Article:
Author(s): A. Furman
In the contemporary urban condition there exist pedestrian systems that are not
defined as sidewalks or streets – these are the urban filaments that weave
themselves into the existing flow structures in historic and more recent urban
This paper will trace the challenges facing pedestrian spaces/urban
filaments in the modernist experiment with urban form from a European and
North American urban context – particularly in the urban cores of the city.
Historically urban filaments emerged alongside historical and social changes,
spurred on by the growing congestion of major traffic corridors, and responding
to the opportunity to provide ameliorative social/cultural space between the
existing patterning of public/private space.
Innovation in technology and science
propelled the form and helped to develop the language of urban filaments along
until the automobile challenged the logic of the historic fabric; a largely
pedestrian outlook of travel within the built fabric was replaced with a
competing vision of the street.
This is a tactical position for the city, it needs to
continuously absorb and even rediscover various coping mechanisms to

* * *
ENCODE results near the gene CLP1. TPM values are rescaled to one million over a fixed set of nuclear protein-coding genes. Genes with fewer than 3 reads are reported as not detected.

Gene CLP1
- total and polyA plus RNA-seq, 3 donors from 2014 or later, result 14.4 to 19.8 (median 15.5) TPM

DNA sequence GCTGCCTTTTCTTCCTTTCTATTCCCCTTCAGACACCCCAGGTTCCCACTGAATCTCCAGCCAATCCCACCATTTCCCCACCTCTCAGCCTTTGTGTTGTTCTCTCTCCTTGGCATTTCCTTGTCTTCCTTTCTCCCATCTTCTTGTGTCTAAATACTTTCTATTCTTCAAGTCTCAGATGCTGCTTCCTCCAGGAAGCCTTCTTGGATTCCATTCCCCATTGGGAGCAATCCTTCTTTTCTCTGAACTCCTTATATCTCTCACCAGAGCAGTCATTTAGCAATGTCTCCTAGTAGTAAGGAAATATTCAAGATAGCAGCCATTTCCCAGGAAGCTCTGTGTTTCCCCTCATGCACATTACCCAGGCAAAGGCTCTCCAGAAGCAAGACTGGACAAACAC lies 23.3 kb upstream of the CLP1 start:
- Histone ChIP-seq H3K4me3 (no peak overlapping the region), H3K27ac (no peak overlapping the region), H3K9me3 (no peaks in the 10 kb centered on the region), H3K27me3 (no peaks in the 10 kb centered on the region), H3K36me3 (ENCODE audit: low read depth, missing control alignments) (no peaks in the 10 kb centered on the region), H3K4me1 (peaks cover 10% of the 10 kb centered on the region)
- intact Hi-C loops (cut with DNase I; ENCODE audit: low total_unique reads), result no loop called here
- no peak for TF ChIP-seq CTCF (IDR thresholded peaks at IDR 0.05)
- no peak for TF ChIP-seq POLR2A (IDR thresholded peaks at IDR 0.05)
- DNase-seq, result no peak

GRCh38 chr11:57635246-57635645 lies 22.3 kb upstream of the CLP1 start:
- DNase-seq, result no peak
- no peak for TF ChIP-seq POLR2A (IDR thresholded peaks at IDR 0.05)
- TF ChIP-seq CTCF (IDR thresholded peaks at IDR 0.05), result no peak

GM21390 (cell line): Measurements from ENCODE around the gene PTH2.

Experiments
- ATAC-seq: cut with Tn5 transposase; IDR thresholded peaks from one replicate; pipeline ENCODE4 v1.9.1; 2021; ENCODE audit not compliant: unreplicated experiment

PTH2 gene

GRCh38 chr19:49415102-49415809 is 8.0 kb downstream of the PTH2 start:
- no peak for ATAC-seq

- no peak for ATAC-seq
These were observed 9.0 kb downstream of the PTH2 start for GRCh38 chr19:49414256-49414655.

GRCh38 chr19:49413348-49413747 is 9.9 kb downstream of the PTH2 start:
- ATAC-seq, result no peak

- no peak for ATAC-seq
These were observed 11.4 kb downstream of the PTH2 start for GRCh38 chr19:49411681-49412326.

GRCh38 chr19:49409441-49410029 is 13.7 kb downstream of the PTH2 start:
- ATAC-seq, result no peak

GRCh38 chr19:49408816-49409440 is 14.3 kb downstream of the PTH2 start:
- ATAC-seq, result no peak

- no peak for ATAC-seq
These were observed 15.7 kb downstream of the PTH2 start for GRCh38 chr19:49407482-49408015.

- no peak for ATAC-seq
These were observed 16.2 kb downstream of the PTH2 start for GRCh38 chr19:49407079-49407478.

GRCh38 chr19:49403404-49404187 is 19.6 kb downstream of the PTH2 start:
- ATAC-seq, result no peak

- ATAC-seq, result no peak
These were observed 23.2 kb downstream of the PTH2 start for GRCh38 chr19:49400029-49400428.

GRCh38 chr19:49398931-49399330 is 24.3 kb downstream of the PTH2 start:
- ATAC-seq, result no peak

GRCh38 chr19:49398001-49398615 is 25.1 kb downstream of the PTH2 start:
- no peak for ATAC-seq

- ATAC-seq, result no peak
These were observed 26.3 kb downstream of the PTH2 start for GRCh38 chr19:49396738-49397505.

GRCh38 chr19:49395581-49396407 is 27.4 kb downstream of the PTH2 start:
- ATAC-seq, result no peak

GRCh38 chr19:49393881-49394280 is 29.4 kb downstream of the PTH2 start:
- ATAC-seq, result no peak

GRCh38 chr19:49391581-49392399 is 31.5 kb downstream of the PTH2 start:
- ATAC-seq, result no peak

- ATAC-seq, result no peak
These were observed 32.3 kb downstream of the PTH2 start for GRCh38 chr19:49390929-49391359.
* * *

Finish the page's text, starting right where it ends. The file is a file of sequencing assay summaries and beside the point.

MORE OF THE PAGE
counteract the squeeze on pedestrian streetscapes.
As a result, there are various
qualities and kinds of public/private spaces that are arguably urban filaments,
some emerging with other types enduring since before the Renaissance.
pedestrianism, walking, modernity, pathways, public realm.
1 Nolli’s wisdom
Giovanni-Battista Nolli’s enduring genius to urban planners and designers, lies
in his ability to understand how people in his time related to their surroundings.
The Nolli maps (figure 1) as they are often referred, have stimulated interest in
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Paper DOI: 10.2495/SC100231
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